Activism, Lawyering, and Legal Theory
Publication Year: 2006
In the late 1970s, feminist scholars and activists joined together to build a movement aimed at bringing feminist theory and experiences to the practice and teaching of American law. Since then, the feminist jurisprudence movement has taken root, with courts and legislatures addressing matters of sex and gender inequality, and law schools employing feminist and post-feminist theory in the classroom. In this important book, Ann Scales, a founding contributor to the movement, reflects on the past, present, and future of feminist jurisprudence.
Legal Feminism situates the feminist jurisprudence movement within the larger context of Western law and philosophy, focusing first on common problem areas of legal theory and decision-making, and then explaining how feminist jurisprudence can analyze and address these issues in new ways. Throughout, Scales draws on legal disputes to show how feminist theory works in the courtroom and in other real-life arenas.
Part personal memoir, part primer, and part treatise, Legal Feminism is a de-jargonized, lively account of how feminist jurisprudence can solve traditional legal conflicts, and why it matters to anyone committed to building an equitable and progressive society.
Published by: NYU Press
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Title Page, Copyright Page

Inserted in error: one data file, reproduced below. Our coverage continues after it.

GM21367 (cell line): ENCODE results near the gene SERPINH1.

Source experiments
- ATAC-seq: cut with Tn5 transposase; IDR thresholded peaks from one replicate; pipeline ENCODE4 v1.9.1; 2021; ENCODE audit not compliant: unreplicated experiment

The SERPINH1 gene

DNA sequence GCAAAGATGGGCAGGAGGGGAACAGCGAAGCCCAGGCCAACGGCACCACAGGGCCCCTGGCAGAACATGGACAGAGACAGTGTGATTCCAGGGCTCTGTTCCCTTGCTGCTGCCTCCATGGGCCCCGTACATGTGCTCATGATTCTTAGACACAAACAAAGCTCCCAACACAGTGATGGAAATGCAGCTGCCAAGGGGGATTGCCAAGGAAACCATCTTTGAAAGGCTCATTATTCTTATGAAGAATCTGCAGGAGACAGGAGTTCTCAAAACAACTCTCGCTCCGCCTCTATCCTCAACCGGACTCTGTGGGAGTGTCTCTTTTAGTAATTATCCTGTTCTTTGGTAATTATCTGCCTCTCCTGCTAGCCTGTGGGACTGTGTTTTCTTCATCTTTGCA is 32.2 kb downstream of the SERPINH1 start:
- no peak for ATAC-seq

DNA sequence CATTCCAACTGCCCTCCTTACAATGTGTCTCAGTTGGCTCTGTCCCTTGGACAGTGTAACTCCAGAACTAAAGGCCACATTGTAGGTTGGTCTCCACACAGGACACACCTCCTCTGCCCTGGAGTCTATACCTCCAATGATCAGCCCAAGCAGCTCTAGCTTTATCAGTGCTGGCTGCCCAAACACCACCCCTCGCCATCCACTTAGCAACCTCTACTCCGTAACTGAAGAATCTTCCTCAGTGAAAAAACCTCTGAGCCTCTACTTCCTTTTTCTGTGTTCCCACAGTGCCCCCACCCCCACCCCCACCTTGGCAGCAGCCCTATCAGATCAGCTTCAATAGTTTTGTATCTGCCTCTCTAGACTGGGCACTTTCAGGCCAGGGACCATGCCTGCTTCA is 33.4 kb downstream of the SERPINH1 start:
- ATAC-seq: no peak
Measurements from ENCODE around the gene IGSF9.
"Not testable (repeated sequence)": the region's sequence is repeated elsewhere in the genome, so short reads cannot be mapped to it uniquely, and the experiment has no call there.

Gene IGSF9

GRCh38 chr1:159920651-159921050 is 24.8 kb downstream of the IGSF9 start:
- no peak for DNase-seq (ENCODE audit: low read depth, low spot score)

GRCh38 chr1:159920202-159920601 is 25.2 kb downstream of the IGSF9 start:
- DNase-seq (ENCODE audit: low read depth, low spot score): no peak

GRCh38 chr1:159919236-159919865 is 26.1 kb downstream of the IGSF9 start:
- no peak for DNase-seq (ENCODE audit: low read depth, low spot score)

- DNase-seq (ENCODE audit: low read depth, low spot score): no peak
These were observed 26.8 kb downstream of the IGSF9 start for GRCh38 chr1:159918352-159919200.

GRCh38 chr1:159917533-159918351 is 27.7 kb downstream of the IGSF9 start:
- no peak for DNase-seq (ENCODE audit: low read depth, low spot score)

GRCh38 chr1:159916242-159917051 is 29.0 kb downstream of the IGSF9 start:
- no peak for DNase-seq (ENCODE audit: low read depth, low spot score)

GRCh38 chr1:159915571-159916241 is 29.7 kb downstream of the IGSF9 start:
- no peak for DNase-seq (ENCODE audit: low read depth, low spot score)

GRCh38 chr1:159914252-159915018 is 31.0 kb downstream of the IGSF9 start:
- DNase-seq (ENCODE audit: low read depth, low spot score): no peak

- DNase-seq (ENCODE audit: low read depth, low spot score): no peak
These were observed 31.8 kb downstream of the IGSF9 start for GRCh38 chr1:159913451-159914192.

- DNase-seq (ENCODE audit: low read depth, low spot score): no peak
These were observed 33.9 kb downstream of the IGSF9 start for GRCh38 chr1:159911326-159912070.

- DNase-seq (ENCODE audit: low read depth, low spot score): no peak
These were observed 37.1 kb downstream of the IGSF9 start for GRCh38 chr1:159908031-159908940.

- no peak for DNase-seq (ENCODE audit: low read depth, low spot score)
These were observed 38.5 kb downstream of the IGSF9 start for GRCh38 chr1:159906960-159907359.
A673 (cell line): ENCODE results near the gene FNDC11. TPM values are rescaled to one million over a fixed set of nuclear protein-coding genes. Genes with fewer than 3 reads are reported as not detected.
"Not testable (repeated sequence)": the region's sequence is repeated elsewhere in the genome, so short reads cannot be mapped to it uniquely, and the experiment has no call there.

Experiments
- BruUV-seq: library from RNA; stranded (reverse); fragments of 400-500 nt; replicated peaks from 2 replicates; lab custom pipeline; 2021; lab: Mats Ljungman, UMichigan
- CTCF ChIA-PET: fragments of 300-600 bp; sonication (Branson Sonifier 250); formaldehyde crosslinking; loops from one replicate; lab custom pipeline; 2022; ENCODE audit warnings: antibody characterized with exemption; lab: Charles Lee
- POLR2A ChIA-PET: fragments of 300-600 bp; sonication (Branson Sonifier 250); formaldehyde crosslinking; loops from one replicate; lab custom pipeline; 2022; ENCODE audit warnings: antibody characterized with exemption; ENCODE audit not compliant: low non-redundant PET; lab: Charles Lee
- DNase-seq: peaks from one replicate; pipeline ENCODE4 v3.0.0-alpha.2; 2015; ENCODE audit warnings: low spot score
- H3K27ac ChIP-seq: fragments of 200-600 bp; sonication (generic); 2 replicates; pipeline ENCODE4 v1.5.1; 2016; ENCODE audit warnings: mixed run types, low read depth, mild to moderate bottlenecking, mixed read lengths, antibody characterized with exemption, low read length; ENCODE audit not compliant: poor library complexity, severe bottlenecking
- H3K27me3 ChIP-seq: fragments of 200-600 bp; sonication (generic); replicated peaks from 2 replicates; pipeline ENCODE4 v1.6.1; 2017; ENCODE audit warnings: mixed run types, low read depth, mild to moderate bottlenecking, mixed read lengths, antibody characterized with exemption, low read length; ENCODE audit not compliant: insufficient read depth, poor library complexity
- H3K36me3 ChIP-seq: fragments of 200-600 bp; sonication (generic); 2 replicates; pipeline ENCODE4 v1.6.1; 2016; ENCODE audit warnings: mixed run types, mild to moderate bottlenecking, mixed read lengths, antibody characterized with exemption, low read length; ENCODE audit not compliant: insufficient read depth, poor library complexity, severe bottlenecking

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Many people have helped in many ways with this book. Judge Robert Henry of the United States Court of Appeals for the Tenth Circuit instigated the project and encouraged me to reach out to judges. The University of Denver College of Law provided summer research support that made it possible to do this, rather than other work. Diane Burkhardt and the staff of the University of Denver College ...
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Whatever happened to legal feminism? Has it done any good? What is it or was it? It is still around? Does it have a future? Perhaps these questions could be answered in a linear way, but I am better equipped to address them inside out, from the point of view of a founding mother, so to speak. I started my career as a feminist lawyer in 1978, was a ground-floor ...
Part I Places of Stuckness: Roles, Rules, Facts, and the Liberal View of Human Nature
1 The Rule of Law
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There is no concept more central to the American experiment than the “rule of law.” We all somehow accept it as the cornerstone of the republic. The rule of law comes to us, seemingly, in mother’s milk. Given its centrality, it is interesting how little agreement there is about its meaning.1 I’ve contributed to this conventional lack of examination. For example, during the summer preceding President Nixon’s resignation in ...
2 Certainty and Doubt
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In chapter 1, I suggested that something called “justice” was at stake in our relationships to the rule of law. If you have been (or are being) well trained in law school, you are probably wondering where I come off using that word. In response, I would ask you how we acquire the habit of running from justice? A student hasn’t had to read too many opinions in law school before she realizes that the strategy for each judge is to show that his position ...